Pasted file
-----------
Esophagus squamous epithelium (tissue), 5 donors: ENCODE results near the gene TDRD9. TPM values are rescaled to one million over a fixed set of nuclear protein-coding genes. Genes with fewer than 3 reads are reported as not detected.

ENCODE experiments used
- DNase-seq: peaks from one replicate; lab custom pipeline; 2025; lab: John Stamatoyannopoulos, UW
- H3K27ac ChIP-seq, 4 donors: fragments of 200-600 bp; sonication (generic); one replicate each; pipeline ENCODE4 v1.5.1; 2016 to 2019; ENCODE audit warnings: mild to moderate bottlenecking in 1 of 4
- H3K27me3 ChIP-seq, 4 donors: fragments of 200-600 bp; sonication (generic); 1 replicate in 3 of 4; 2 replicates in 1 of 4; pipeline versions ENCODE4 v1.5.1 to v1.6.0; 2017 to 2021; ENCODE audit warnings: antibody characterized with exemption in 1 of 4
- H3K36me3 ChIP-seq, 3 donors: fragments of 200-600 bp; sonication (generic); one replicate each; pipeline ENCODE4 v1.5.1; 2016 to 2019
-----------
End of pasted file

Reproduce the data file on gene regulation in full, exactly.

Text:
Esophagus squamous epithelium (tissue), 5 donors: ENCODE results near the gene TDRD9. TPM values are rescaled to one million over a fixed set of nuclear protein-coding genes. Genes with fewer than 3 reads are reported as not detected.

ENCODE experiments used
- DNase-seq: peaks from one replicate; lab custom pipeline; 2025; lab: John Stamatoyannopoulos, UW
- H3K27ac ChIP-seq, 4 donors: fragments of 200-600 bp; sonication (generic); one replicate each; pipeline ENCODE4 v1.5.1; 2016 to 2019; ENCODE audit warnings: mild to moderate bottlenecking in 1 of 4
- H3K27me3 ChIP-seq, 4 donors: fragments of 200-600 bp; sonication (generic); 1 replicate in 3 of 4; 2 replicates in 1 of 4; pipeline versions ENCODE4 v1.5.1 to v1.6.0; 2017 to 2021; ENCODE audit warnings: antibody characterized with exemption in 1 of 4
- H3K36me3 ChIP-seq, 3 donors: fragments of 200-600 bp; sonication (generic); one replicate each; pipeline ENCODE4 v1.5.1; 2016 to 2019